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April 29, 1989 | MARY ANN GALANTE, Times Staff Writer
Carl's Jr. is getting an oil change. The fast-food chain announced this week that it is testing cholesterol-free french fries, zucchini and onion rings in its 30 San Diego restaurants. The outlets are cooking all of their fried products in a blend of corn and soybean oil, rather than an animal-vegetable blend, a saturated fat that generally is considered less healthy. If enough customers sink their teeth into the lower-fat food, the Anaheim-based chain says it will switch to vegetable oil in all 490 of its stores.
August 11, 1995 | From Times Staff and Wire Reports
For the second time in less than a year, researchers have pinpointed a genetic flaw that makes people fat. Three international teams of researchers reported Thursday that they have identified a common defect in a gene that regulates how fast the body burns calories. Those with the bad gene tend to grow potbellies and develop diabetes earlier in adulthood.
May 25, 1989 | TONI TIPTON
Memorial Day usually signals the beginning of the outdoor barbecue season, but it can also begin a period of anxiety for fat-watchers since some favorite grilled items are major sources of saturated fat--the dietary element most recently implicated in raising serum cholesterol. Beef roasts and steaks, cheeseburgers and frankfurters are among the top sources of saturated fat in the diet, according to a recent issue of Environmental Nutrition, a diet, nutrition and health newsletter written by registered dietitians.
May 4, 1989 | TONI TIPTON
Mexican food is arguably the most popular cuisine in Los Angeles, especially at this time of year when so many families celebrate Cinco de Mayo. But a great number of Angelenos have eliminated the celebrated cuisine from their list of acceptable foods because of its high saturated fat and cholesterol content. Consider the typical restaurant combination dinner. A standard Mexican meal includes a cheese enchilada, beef taco, refried beans, rice and the obligatory basket of chips and salsa.
April 20, 1989 | BETSEY BALSLEY, Times Food Editor
I heard friends brag about how they "lost seven pounds in one week" on a special diet. But one seldom hears how they put it all back on the instant they went off the miracle cure. Diets come and diets go. One recommends loading up on carbohydrates. Another suggests that everything will be fine if you just eliminate all fats. Still another offers total success if you simply live on some sort of master-mix drinkable meals. And each is billed as absolutely the best and easiest way to get your weight exactly where you want it with the least trouble.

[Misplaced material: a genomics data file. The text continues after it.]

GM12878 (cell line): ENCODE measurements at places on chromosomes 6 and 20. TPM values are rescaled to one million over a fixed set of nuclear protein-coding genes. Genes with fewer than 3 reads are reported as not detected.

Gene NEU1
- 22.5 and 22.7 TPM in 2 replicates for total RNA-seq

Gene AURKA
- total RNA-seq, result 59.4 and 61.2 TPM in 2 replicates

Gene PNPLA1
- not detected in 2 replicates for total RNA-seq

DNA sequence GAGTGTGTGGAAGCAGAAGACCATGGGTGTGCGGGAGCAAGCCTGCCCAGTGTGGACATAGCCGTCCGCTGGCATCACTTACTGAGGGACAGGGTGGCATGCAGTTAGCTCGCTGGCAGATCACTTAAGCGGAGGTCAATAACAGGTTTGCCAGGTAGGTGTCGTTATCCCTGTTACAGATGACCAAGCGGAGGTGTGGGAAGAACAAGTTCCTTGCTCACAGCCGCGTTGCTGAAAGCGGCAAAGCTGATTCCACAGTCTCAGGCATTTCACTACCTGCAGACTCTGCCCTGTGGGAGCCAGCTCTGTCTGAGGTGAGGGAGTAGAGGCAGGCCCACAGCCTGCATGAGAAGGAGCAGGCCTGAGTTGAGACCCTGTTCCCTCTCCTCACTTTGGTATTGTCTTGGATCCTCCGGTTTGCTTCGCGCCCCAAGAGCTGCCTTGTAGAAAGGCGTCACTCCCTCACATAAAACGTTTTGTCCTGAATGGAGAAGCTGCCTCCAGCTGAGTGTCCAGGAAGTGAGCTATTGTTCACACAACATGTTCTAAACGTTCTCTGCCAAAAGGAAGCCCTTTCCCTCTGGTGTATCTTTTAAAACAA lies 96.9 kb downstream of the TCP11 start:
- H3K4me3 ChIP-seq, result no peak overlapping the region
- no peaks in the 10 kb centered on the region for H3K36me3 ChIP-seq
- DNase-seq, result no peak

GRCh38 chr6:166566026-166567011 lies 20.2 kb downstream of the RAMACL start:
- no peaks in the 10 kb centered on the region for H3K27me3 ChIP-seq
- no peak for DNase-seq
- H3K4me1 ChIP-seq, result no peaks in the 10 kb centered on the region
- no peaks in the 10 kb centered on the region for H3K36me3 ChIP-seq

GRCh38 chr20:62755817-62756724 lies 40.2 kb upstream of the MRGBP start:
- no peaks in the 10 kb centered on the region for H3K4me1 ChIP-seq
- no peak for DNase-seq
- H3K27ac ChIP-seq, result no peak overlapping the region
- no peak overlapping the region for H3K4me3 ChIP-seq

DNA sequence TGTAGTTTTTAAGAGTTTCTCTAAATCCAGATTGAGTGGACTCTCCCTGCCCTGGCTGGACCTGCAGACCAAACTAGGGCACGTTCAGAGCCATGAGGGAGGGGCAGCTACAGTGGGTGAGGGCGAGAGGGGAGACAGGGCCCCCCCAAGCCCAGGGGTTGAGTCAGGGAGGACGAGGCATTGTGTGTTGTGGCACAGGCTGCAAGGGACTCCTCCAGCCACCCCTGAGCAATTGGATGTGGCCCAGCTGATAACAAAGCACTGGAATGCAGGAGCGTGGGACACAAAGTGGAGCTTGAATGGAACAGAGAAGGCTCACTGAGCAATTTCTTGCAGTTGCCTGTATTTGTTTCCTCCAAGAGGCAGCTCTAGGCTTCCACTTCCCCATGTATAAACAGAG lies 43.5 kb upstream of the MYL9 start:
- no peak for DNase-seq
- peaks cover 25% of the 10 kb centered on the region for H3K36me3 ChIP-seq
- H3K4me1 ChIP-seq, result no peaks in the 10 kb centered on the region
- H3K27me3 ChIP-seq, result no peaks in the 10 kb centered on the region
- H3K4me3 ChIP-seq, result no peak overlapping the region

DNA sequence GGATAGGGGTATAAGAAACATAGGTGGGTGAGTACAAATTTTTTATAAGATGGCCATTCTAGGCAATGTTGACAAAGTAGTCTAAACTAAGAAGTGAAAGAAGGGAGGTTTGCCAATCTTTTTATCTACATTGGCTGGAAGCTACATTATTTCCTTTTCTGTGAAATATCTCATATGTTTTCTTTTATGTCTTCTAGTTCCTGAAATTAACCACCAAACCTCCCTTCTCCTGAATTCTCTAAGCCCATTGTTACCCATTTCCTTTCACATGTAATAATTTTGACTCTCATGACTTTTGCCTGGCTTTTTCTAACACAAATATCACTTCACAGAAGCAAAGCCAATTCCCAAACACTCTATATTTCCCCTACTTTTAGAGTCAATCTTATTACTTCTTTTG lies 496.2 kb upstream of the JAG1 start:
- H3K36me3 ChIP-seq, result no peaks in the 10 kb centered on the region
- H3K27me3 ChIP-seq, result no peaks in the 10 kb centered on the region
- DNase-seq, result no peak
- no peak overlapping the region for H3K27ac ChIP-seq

Imagine being able to eat gallons of ice cream, trays of pastries and huge bags of french fries without having to worry about consuming too many calories or too much fat and cholesterol. Now you can. Following the success of sugar substitutes such as NutraSweet, food-making companies have streamed into the fat-replacement market with products that imitate the texture and consistency of oils, butter, lard and other authentic fats.
June 15, 1998 | From Associated Press
Some AIDS patients are developing a bizarre syndrome of disfiguring fat deposits on parts of their bodies as their faces and limbs shrink to skin and bones--possibly side effects of lifesaving drugs called protease inhibitors. Doctors' reports to the government paint a stark picture: Three women looked like "apples on a stick" from the mound of stomach and breast fat above bird-like legs. Another patient developed a large hump on the nape of his neck like a buffalo's.
With its breakthrough "value pricing" strategy already pushed to its limits, Taco Bell Corp. on Wednesday bid to reverse a sales slowdown by unveiling a new menu of lower-fat, reduced-calorie fast food. At a presentation in New York, Taco Bell executives introduced Border Lights, a line of products with about half the fat of the restaurant chain's standard fare and about 20% fewer calories.
March 12, 1995 | RJ Smith, RJ Smith of Los Angeles is a contributing editor to Details magazine.
Some productions begin with a handshake, a conference call, a Bombay martini at Morton's. We might say they have a hundred starts, or no real start at all, for the inaugurating rituals remain private and various from project to project, studio to studio. But in Hong Kong, all films begin alike. They embark almost exactly as "Peace Hotel" did in a windowless production office on a December afternoon. They begin with a roast pig wrapped in cellophane and two dried fish on a table. They begin with a prayer.
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